The Taliban ban women’s NGO workers, jeopardizing aid efforts
- The Taliban orders NGOs to suspend female staff
- It comes after the expulsion of female students from universities
- The UN says the order would severely affect humanitarian operations
- The UN plans to meet with the Taliban to seek clarity
KABUL, Dec 24 (Reuters) – Afghanistan’s Taliban-ruled administration on Saturday ordered all domestic and foreign non-governmental organizations to stop female staff, a move the United Nations said would affect humanitarian operations just as winter grips a country already in economic crisis.
A letter from the economy ministry, confirmed by spokesman Abdulrahman Habib, said non-governmental organization (NGO) workers were not allowed to work until further notice because some did not adhere to the administration’s interpretation of the Islamic dress code for women.
It comes days after an administration order universities to be close to womenwhich drew global condemnation and sparked some protests and heavy criticism in Afghanistan.
Both decisions are the latest restrictions on women that are likely to undermine the Taliban-ruled administration’s efforts to gain international recognition and clear sanctions that have severely hampered the economy.
US Secretary of State Anthony Blinken said on Twitter he was “deeply concerned” that the move would “impede vital and life-saving aid to millions”, adding: “Women are central to humanitarian operations around the world. This decision could be disastrous for the Afghan people.”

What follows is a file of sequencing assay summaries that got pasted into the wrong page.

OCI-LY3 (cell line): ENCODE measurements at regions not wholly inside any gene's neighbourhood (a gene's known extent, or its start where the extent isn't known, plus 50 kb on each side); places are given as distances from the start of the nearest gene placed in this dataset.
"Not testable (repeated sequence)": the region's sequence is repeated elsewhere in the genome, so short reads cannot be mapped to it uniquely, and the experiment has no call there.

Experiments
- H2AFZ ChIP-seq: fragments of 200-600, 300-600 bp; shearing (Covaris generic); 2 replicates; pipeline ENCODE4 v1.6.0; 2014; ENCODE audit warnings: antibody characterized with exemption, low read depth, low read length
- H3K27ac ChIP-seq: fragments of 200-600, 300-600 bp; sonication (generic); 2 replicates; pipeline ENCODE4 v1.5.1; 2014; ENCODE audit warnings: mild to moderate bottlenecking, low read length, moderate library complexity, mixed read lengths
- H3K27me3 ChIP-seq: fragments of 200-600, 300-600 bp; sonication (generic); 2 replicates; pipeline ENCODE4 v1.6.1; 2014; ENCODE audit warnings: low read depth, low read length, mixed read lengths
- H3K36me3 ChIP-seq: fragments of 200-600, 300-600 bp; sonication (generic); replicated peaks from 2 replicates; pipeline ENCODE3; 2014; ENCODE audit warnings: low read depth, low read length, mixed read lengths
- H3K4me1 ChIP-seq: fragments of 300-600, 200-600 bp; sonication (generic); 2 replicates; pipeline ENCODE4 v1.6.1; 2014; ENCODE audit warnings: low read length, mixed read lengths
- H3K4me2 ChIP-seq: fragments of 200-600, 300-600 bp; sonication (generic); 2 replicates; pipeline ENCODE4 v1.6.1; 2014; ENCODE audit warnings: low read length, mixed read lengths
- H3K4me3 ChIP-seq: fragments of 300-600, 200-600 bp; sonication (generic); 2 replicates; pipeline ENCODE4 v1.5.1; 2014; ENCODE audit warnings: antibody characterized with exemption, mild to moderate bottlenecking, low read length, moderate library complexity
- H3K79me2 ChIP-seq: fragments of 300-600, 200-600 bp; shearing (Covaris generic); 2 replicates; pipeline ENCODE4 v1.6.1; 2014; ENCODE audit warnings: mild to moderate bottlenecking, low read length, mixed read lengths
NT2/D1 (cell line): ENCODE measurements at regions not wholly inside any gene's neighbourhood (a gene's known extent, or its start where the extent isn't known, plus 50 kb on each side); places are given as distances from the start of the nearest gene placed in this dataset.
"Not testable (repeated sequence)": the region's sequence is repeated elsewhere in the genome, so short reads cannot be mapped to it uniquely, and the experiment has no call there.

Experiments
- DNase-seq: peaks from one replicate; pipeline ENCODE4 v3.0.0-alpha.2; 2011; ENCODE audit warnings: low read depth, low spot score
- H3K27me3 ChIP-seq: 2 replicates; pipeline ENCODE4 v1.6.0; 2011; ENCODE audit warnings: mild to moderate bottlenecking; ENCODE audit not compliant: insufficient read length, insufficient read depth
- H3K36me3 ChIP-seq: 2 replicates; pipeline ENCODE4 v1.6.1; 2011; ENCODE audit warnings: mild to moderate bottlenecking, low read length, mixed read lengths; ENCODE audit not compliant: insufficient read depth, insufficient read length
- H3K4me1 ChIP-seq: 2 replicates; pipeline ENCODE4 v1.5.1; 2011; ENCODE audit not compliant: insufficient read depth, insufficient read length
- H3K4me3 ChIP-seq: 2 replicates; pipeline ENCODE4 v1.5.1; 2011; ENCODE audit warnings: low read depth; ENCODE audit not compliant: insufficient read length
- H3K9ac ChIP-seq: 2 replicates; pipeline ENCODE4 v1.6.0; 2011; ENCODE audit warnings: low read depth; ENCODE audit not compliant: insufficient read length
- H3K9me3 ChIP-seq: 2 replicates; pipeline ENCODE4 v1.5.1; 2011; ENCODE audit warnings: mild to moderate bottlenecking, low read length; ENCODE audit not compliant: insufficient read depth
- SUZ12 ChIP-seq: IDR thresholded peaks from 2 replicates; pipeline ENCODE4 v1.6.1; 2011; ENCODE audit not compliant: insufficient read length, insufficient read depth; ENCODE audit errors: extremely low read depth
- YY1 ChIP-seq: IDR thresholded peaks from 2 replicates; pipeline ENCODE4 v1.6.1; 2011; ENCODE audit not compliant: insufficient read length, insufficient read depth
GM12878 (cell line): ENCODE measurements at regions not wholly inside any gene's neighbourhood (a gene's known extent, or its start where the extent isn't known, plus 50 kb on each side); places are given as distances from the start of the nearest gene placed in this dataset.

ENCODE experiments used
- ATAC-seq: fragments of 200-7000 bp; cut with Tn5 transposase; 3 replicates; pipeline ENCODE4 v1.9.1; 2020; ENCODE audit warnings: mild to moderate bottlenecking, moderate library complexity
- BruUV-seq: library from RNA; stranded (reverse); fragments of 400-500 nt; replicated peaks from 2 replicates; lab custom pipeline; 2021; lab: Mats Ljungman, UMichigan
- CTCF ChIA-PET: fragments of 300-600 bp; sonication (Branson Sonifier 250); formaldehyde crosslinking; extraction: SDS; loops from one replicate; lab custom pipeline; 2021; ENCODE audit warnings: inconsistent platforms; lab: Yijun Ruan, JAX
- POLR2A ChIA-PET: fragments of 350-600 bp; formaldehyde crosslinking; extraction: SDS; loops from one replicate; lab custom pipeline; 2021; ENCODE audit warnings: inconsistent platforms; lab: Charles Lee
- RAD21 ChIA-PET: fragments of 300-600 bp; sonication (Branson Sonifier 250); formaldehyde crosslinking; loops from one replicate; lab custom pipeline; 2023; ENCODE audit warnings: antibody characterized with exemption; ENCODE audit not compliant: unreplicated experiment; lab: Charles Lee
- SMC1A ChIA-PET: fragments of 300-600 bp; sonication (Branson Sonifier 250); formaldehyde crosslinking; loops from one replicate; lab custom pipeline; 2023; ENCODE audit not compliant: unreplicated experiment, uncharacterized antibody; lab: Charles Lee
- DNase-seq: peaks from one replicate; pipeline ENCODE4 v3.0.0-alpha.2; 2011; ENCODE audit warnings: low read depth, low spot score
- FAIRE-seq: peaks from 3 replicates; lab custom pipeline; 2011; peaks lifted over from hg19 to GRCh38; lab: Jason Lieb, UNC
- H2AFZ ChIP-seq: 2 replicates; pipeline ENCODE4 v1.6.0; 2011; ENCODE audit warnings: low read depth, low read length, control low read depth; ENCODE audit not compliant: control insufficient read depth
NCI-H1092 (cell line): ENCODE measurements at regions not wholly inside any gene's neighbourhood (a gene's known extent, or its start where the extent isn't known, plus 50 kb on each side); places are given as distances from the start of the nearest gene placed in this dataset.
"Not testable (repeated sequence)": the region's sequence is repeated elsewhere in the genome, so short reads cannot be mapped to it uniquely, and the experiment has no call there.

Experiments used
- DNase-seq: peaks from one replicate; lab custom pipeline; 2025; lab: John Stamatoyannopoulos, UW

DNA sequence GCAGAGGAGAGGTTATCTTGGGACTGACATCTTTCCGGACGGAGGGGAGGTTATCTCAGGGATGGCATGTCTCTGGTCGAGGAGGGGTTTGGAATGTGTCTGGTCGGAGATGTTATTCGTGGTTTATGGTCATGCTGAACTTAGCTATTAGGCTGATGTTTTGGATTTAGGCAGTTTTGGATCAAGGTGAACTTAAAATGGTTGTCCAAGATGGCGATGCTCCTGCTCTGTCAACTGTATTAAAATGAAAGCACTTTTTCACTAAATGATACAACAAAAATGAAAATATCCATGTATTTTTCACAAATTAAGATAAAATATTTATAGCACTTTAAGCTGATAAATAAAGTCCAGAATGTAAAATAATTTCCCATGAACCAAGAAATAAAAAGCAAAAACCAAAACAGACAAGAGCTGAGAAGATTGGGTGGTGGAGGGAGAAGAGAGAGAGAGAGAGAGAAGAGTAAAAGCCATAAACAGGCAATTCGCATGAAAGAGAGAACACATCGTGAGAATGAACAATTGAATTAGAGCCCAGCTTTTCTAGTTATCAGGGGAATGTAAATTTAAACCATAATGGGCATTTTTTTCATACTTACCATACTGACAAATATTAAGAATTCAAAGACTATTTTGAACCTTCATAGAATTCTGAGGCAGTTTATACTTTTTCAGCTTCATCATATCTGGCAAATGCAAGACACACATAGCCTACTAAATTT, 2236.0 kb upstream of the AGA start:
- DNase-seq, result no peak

Ramiz Alakperov, the UN’s deputy special representative for Afghanistan and humanitarian coordinator, told Reuters that although the UN had not received the order, contracted NGOs carry out most of its activities and would be badly affected.
“Many of our programs will be affected,” he said, because they need female staff to assess humanitarian needs and identify beneficiaries, otherwise they won’t be able to run aid programs.
The international humanitarian agency AfghanAid said it was immediately suspending operations while it consulted with other organizations and that other non-governmental organizations were taking similar action.
The potential threat to aid programs accessed by millions of Afghans comes as more than half the population relies on humanitarian aid, according to aid agencies, and during the mountainous nation’s coldest season.
“There is never a good time for something like this… but this particular time is very unfortunate because in the winter people are most in need and Afghan winters are very harsh,” Alekbarov said.
He said his office would consult with NGOs and UN agencies on Sunday and try to meet with Taliban officials for an explanation.
Aid workers say female workers are essential in a country where rules and cultural customs largely prevent male workers from delivering aid to female beneficiaries.
“An important principle in the provision of humanitarian aid is the possibility for women to participate independently and unhindered in its distribution, so if we cannot do it in a principled way, then no donors will finance such programs,” Alekperov said. said.
When asked if the rules directly involved UN agencies, Habib said the letter applied to organizations under Afghanistan’s coordinating body for humanitarian organizations, known as ACBAR. This body does not include the UN, but includes over 180 local and international NGOs.
Their licenses will be suspended if they do not comply, the letter said.
Afghanistan’s stalled economy has been in crisis since the Taliban took over in 2021, with the country facing sanctions, cuts in development aid and a central bank asset freeze.
A record 28 million Afghans are expected to need humanitarian aid next year, according to AfghanAid.
Kabul Newsroom reports; additional reporting by Susan Heavey in Washington Editing by Mark Potter and Josie Kao
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